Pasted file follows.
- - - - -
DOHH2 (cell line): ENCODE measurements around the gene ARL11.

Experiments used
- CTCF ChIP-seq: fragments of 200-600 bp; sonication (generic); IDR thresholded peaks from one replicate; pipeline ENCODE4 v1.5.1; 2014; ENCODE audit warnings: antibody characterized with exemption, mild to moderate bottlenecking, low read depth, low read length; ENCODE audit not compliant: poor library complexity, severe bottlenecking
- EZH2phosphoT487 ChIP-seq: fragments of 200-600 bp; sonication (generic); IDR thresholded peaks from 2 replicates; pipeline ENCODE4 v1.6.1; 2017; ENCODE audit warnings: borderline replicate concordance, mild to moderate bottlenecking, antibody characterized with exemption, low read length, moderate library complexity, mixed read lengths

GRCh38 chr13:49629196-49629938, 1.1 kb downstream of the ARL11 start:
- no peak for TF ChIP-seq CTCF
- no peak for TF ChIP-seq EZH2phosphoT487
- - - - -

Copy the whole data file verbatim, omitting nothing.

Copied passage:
DOHH2 (cell line): ENCODE measurements around the gene ARL11.

Experiments used
- CTCF ChIP-seq: fragments of 200-600 bp; sonication (generic); IDR thresholded peaks from one replicate; pipeline ENCODE4 v1.5.1; 2014; ENCODE audit warnings: antibody characterized with exemption, mild to moderate bottlenecking, low read depth, low read length; ENCODE audit not compliant: poor library complexity, severe bottlenecking
- EZH2phosphoT487 ChIP-seq: fragments of 200-600 bp; sonication (generic); IDR thresholded peaks from 2 replicates; pipeline ENCODE4 v1.6.1; 2017; ENCODE audit warnings: borderline replicate concordance, mild to moderate bottlenecking, antibody characterized with exemption, low read length, moderate library complexity, mixed read lengths

GRCh38 chr13:49629196-49629938, 1.1 kb downstream of the ARL11 start:
- no peak for TF ChIP-seq CTCF
- no peak for TF ChIP-seq EZH2phosphoT487